1 sn The anthropomorphism of “hide the face” indicates a withdrawal of favor and an outpouring of wrath (see Ps 30:7 ; Isa 54:8; Ps 27:9). Sometimes God “hides his face” to make himself invisible or aloof (see 34:29). In either case, if God covers his face it is because he considers Job an enemy – at least this is what Job thinks.
3 tn This second half of the verse is a little difficult. The Hebrew has “and he reckons me for him like his adversaries.” Most would change the last word to a singular in harmony with the versions, “as his adversary.” But some retain the MT pointing and try to explain it variously: Weiser suggests that the plural might have come from a cultic recitation of Yahweh’s deeds against his enemies; Fohrer thinks it refers to the primeval enemies; Gordis takes it as distributive, “as one of his foes.” If the plural is retained, this latter view makes the most sense.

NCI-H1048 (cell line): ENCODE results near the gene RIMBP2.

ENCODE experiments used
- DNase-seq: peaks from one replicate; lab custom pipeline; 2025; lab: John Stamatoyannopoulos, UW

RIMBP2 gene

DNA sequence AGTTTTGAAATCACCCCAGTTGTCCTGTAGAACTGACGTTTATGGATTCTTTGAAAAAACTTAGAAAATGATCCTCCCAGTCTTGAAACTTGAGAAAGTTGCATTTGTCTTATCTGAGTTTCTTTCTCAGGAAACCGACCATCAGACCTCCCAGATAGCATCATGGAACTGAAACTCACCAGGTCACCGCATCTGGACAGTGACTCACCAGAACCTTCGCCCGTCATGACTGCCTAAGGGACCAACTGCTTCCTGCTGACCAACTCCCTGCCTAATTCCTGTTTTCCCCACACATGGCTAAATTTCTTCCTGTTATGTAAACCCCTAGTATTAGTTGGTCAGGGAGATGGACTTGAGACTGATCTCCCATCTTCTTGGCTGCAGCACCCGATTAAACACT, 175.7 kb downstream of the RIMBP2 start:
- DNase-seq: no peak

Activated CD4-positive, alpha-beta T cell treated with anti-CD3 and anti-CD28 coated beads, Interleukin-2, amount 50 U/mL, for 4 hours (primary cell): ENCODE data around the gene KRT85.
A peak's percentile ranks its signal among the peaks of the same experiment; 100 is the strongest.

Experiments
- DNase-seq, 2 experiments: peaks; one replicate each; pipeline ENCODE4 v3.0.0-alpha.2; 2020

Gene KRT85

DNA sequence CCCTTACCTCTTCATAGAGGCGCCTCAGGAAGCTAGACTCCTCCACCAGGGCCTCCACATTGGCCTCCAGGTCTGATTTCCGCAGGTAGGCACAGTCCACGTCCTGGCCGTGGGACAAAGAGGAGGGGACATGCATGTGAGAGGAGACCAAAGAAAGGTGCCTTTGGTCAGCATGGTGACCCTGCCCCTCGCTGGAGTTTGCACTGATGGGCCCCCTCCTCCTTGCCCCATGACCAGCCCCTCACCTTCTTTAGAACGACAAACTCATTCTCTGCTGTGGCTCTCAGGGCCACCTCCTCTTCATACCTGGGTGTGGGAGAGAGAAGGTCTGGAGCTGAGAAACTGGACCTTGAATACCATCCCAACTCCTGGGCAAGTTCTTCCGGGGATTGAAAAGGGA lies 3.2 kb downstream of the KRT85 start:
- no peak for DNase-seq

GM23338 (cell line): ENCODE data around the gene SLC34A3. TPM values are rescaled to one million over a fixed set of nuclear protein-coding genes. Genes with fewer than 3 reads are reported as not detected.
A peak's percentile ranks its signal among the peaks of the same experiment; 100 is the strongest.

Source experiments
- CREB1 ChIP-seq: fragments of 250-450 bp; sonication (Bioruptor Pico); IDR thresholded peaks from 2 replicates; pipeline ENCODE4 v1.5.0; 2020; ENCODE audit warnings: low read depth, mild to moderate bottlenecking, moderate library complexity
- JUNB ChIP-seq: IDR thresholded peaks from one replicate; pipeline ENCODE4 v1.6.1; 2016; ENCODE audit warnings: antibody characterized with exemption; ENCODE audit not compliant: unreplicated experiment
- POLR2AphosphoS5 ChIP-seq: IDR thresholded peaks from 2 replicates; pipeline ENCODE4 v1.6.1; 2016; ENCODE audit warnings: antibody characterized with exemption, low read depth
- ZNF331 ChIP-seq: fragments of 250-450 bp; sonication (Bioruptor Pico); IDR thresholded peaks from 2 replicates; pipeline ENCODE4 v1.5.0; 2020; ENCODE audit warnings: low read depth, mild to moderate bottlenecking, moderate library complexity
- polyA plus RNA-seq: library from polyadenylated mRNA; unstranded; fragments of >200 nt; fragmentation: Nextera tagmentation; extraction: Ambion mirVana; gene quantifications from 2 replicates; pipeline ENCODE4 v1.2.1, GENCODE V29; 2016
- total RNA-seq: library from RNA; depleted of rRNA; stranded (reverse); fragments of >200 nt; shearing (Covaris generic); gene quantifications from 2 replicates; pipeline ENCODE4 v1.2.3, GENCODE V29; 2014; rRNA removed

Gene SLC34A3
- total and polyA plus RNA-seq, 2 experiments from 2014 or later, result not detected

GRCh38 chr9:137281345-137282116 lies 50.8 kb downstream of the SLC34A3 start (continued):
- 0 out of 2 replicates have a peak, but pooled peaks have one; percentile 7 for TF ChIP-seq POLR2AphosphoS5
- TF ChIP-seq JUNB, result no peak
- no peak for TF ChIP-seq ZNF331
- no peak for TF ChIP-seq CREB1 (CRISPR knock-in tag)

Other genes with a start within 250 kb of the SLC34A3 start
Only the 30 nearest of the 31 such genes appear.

5 tn Heb “he”; the referent (God) has been specified in the translation for clarity.
6 tn The Hebrew means “frustrations” or “oppositions.” The RSV has “displeasure,” NIV “faults,” and NRSV “occasions.” Rashi chose the word found in Judg 14:4 – with metathesis – meaning “pretexts” (תֹּאֲנוֹת, to’anot); this is followed by NAB, NASB.